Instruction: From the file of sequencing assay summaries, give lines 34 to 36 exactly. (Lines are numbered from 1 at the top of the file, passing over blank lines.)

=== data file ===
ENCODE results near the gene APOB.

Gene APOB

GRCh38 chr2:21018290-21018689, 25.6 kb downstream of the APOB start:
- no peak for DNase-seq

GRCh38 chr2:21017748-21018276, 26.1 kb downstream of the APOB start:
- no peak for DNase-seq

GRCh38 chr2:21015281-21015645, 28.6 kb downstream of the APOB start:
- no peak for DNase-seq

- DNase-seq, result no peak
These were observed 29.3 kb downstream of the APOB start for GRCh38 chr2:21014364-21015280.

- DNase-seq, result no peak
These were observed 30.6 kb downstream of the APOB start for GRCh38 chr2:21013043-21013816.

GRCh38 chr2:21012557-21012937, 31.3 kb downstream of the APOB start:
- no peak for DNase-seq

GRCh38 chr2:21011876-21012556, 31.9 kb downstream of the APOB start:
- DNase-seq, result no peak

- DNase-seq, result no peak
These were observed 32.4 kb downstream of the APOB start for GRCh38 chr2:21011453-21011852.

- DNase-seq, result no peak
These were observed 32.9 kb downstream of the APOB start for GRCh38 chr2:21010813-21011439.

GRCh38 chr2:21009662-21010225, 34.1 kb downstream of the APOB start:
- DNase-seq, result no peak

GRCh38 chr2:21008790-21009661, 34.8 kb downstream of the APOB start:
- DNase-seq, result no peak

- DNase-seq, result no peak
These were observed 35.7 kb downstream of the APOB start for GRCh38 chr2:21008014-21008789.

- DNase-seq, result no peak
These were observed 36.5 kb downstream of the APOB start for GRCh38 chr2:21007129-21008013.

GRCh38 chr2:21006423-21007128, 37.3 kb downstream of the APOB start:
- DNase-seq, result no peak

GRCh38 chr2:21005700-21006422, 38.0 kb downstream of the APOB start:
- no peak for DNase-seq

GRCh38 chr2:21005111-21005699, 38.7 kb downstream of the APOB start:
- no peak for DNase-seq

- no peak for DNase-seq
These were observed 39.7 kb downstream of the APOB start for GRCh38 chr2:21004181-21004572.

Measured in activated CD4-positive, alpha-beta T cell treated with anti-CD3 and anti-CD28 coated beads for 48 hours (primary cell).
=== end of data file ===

- no peak for DNase-seq

- no peak for DNase-seq
These were observed 39.7 kb downstream of the APOB start for GRCh38 chr2:21004181-21004572.